As you can see in the picture of the current church, the back of the sanctuary is full of plants as a result of an attempt to fill the void left by the removal of the high altar and reredos. The tabernacle is currently located in the wall on the left side of the sanctuary. What we would like to do is to restore the high altar and to put the tabernacle in its original central location in the sanctuary on the high altar.

The Catechism of the Catholic Church states that the tabernacle should be located in a particularly worthy place in the church and should be constructed in a manner that emphasizes “the truth of the real presence of Christ in the Blessed Sacrament” (1397). According to the structure of Saint Joseph’s, I think that the tabernacle would accomplish this emphasis on the Blessed Sacrament best in the most central location in the sanctuary, which is the focal point of the church.

A second reason for the restoration is as a morale-boost for the parishioners, who have heard intermittently over the past twenty-five years that their parish was going to close. In those same years, the parish has seen vestments and other parish appointments taken to other parishes, to which it was a mission parish. These properties of the parish typically were never returned. Restoring Saint Joseph’s would give parishioners great hope (and renewed energy) for the future.

After the relocation of the tabernacle, the next change would be to remove the bench behind the altar, replacing it with a real celebrant’s chair located on the opposite side of the altar with respect to the ambo. The special priest-celebrant’s chair has symbolic meaning. In any Mass that a priest celebrates, he represents not only Jesus Christ, but also his bishop. Therefore, as a priest celebrates Mass, he symbolically sits in the chair of his bishop, whom he represents.

Finally, we hope to restore the communion rail. Although it has been the usual practice in the United States to receive Holy Communion while standing, there is an important theological significance to the communion rail, for it symbolizes an extension of the altar as the holy table, which reminds us of the sacrificial nature of the Mass.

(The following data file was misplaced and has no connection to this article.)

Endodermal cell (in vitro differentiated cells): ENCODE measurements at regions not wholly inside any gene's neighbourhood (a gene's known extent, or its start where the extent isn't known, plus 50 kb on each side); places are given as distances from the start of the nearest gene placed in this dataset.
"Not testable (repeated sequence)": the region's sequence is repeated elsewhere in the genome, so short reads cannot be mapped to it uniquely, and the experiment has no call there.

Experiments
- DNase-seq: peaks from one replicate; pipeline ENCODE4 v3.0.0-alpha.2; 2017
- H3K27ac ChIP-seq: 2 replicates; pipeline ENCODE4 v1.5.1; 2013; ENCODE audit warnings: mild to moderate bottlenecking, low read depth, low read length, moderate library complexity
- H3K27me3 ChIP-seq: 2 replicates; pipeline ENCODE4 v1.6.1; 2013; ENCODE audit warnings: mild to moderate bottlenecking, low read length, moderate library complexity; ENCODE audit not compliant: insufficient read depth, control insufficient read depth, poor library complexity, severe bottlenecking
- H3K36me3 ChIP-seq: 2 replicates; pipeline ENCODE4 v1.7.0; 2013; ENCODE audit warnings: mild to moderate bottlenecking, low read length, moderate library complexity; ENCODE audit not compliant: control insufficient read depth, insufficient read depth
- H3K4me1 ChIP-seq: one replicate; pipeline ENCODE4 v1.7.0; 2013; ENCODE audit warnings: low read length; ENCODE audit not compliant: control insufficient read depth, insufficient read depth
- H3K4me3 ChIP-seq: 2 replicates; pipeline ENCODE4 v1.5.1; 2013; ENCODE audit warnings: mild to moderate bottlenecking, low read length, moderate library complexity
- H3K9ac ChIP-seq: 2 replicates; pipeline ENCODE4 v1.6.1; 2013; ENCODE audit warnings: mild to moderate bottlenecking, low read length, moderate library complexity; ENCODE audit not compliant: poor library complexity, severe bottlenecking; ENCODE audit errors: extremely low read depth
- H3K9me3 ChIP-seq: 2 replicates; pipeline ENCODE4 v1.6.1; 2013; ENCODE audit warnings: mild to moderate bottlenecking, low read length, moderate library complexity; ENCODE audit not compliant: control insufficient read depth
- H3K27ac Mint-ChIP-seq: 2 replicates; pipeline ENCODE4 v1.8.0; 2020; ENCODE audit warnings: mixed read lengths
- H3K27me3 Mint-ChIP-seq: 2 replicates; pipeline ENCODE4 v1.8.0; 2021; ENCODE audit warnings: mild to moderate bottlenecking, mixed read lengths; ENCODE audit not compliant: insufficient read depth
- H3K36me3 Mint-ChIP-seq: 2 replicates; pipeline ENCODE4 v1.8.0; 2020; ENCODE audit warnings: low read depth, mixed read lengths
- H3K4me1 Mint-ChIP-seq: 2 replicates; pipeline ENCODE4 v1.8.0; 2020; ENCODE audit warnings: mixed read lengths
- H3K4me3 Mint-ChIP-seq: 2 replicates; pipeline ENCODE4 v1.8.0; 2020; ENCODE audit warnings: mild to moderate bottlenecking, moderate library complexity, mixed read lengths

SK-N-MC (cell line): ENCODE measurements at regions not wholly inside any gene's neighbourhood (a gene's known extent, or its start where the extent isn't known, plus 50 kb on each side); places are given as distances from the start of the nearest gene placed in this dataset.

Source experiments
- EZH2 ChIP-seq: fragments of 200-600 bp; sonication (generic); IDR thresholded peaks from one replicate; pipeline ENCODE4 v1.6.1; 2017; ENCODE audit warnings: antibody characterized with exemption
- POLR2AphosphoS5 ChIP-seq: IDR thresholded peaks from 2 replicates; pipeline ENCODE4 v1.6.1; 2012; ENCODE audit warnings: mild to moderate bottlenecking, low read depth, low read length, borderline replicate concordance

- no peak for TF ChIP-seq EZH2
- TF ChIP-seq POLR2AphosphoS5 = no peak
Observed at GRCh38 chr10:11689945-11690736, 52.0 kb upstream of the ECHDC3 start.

In the Mass, the priest offers the perfect and perpetual Sacrifice of the Lord and then feeds the faithful with the Sacrifice at Holy Communion. Kneeling at the communion rail reminds the faithful of receiving the Lord on the altar, or holy table. This symbolism of the communion rail has often been misunderstood, causing some priests to begin the illicit innovation of inviting the faithful into the sanctuary during the Liturgy of the Eucharist or Communion Rite so that they can draw near to the altar or have a sense of receiving “on the altar”. Another reason for restoring the communion rail is the general permission for celebrating Mass according to the 1962 Missal. In this “extraordinary form” of the Mass, the people always kneel to receive Holy Communion, so it would be prudent to prepare for celebrating this form.

Some of you may belong to churches that have been gutted or radically altered. If so, you know firsthand the challenges a small parish like Saint Joseph’s faces — and how much we need financial help to fulfill our plan to restore our church. We truly need a financial boost, and we would be very grateful for any contributions to this effort to restore the beauty and sacredness of our church! (Donations may be made to St. Joseph Catholic Church, and sent to Father David Fulton, PO Box 170, Fordyce, Nebraska 68736-0170).

Perhaps our restoration project at Saint Joseph’s parish, and our reports of progress could give hope to other parishes like ours in the prospect of having a similar restoration in your parish church.


Father David Fulton is pastor of St. Joseph Catholic Church, Constance, Nebraska, St. Boniface Catholic Church, Menominee, Nebraska, and St. John the Baptist Catholic Church, Fordyce, Nebraska. He was ordained for the Archdiocese of Omaha, Nebraska in 2002, and was installed as pastor of his three parishes in June 2008.



Father David Fulton